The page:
The Ethics of Repatriation: Reflections on the Australian Experience

Paul Turnbull

Research output: Chapter in Book/Report/Conference proceedingChapterpeer-review

27 Citations (Scopus)

Abstract

This chapter considers the ethical dimensions of repatriation. The collecting of the bodily remains of Aboriginal and Torres Strait Islander peoples in the long nineteenth century occurred in the context of violent colonial dispossession. The effects of the loss of ancestral lands and lifeways was imagined by European scientists and intelligentsia as dooming Indigenous peoples to extinction. Their remains were perceived as an endangered resource for advancing typological investigation of human variation. Present-day scientists and social commentators opposed to repatriation have risked perpetuating colonialist perceptions of Indigenous Australians as no longer having significant continuities of customary law and cultural traditions. After reviewing the responses of claimant communities and their representative organisations to claims that they have no grounds for securing the return of the remains of their ancestors, the chapter draws attention to important continuities of moral sensibilities and law in respect of the dead in metropolitan Britain and Australian settler society. In light of these moral and legal continuities, the chapter argues that it is ethically imperative we consider whether the knowledge that might be gained by denying Indigenous peoples their rights to the dead comes at the cost of diminishing our common humanity. Moreover, in the Australian context at least, there are indications that repatriation does not rule out the possibility of Indigenous Australians and scientists finding common ground for allowing future scientific investigations of ancestral remains.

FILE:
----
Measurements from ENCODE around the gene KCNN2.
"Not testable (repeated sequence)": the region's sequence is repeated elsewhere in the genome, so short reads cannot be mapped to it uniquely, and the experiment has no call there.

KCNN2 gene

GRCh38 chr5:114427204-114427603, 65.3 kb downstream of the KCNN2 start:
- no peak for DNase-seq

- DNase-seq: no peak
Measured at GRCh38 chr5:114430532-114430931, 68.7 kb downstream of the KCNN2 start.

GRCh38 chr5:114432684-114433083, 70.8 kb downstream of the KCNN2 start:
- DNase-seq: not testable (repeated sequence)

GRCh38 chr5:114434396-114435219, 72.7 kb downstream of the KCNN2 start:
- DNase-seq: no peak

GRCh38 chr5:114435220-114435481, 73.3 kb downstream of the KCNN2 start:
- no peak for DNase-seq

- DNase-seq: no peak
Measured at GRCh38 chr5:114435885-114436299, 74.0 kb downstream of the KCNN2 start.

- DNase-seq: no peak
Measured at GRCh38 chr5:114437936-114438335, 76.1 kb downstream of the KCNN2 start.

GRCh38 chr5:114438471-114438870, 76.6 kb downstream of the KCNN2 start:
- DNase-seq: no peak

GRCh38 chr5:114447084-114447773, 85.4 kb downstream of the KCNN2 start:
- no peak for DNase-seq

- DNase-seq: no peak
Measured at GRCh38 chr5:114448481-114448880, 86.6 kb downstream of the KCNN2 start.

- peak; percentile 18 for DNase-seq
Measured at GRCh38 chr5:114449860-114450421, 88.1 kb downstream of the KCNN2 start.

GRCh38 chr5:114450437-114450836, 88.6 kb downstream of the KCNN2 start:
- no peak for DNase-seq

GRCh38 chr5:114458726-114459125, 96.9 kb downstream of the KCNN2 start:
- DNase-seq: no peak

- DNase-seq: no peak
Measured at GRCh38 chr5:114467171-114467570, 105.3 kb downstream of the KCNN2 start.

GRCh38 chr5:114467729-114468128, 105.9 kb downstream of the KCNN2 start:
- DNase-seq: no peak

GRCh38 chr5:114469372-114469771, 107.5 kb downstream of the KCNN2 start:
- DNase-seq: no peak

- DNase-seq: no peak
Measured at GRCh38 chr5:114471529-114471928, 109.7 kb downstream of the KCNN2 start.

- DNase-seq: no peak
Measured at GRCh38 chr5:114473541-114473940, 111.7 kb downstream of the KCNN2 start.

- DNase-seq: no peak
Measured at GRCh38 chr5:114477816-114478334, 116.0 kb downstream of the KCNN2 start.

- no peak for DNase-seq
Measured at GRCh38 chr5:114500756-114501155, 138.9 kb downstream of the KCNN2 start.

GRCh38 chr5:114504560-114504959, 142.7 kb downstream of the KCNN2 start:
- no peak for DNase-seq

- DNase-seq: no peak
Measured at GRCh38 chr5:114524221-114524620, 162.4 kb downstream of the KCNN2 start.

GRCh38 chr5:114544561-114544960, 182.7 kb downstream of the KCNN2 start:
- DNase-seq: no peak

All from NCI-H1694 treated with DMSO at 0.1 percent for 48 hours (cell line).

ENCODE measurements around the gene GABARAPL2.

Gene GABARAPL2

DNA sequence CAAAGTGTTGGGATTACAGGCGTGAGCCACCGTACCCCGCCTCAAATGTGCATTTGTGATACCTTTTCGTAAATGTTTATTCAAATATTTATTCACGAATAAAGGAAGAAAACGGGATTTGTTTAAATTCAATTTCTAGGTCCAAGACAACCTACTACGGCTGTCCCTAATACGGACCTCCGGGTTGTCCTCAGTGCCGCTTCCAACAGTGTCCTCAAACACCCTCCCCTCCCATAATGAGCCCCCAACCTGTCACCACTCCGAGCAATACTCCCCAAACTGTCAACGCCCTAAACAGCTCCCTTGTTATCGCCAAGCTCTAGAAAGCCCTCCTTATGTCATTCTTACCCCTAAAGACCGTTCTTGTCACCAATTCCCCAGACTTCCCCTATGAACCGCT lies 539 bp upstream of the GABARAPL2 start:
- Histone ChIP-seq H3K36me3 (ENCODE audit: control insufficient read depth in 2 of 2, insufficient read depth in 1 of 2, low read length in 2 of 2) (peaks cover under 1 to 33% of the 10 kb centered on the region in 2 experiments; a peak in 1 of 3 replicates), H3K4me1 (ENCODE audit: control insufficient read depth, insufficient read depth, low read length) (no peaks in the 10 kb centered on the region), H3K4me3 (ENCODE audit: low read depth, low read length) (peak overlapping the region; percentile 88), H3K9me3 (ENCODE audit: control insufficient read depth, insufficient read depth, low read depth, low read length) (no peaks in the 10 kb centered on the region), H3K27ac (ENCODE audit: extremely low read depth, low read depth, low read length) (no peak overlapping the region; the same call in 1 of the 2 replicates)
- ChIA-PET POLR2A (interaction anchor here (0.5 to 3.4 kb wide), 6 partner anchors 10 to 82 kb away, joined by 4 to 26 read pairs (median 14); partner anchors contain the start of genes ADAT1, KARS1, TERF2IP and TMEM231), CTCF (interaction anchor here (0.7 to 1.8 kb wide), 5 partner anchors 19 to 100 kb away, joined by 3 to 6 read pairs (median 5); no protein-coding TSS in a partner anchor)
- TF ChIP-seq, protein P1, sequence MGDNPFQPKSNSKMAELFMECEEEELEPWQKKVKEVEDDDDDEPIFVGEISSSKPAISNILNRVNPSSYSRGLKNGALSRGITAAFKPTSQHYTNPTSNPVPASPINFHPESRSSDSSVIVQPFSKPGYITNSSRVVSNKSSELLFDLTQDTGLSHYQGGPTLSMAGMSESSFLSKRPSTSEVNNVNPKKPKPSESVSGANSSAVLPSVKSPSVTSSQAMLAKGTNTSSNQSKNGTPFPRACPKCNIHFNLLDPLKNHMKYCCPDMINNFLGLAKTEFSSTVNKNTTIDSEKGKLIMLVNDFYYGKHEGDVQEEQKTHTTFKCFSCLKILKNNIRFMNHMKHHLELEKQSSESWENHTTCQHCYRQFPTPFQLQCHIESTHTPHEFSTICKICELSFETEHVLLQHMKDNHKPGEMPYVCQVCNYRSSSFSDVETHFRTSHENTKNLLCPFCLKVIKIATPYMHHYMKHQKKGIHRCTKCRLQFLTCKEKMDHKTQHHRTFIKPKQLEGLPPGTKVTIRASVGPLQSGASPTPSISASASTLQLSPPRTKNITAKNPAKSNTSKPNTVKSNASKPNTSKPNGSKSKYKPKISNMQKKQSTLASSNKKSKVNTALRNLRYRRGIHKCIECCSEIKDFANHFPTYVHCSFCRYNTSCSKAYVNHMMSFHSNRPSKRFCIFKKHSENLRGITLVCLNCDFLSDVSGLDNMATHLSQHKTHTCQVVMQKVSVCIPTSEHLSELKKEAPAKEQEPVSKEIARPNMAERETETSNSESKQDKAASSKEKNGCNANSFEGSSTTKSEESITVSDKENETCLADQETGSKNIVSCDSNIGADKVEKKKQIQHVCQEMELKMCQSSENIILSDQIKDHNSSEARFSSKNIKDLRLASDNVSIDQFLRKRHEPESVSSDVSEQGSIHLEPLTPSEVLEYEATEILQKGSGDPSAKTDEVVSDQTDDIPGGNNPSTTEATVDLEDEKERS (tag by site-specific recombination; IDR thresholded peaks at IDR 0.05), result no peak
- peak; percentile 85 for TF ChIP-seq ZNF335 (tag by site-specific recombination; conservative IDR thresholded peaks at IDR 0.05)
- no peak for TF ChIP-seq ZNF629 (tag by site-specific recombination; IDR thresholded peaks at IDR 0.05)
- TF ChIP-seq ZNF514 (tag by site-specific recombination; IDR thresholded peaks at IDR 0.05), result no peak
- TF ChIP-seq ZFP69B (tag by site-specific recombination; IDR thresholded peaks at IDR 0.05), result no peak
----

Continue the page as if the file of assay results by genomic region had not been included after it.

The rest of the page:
Original languageEnglish
Title of host publicationThe Routledge Companion to Indigenous Repatriation: Return, Reconcile, Renew
EditorsC Fforde, C T McKeown & H Keeler
Place of PublicationOxon United Kingdom
PublisherRoutledge
Pages927-939
Volume1
Edition1st
ISBN (Print)9781138303584
DOIs
Publication statusPublished - 2020

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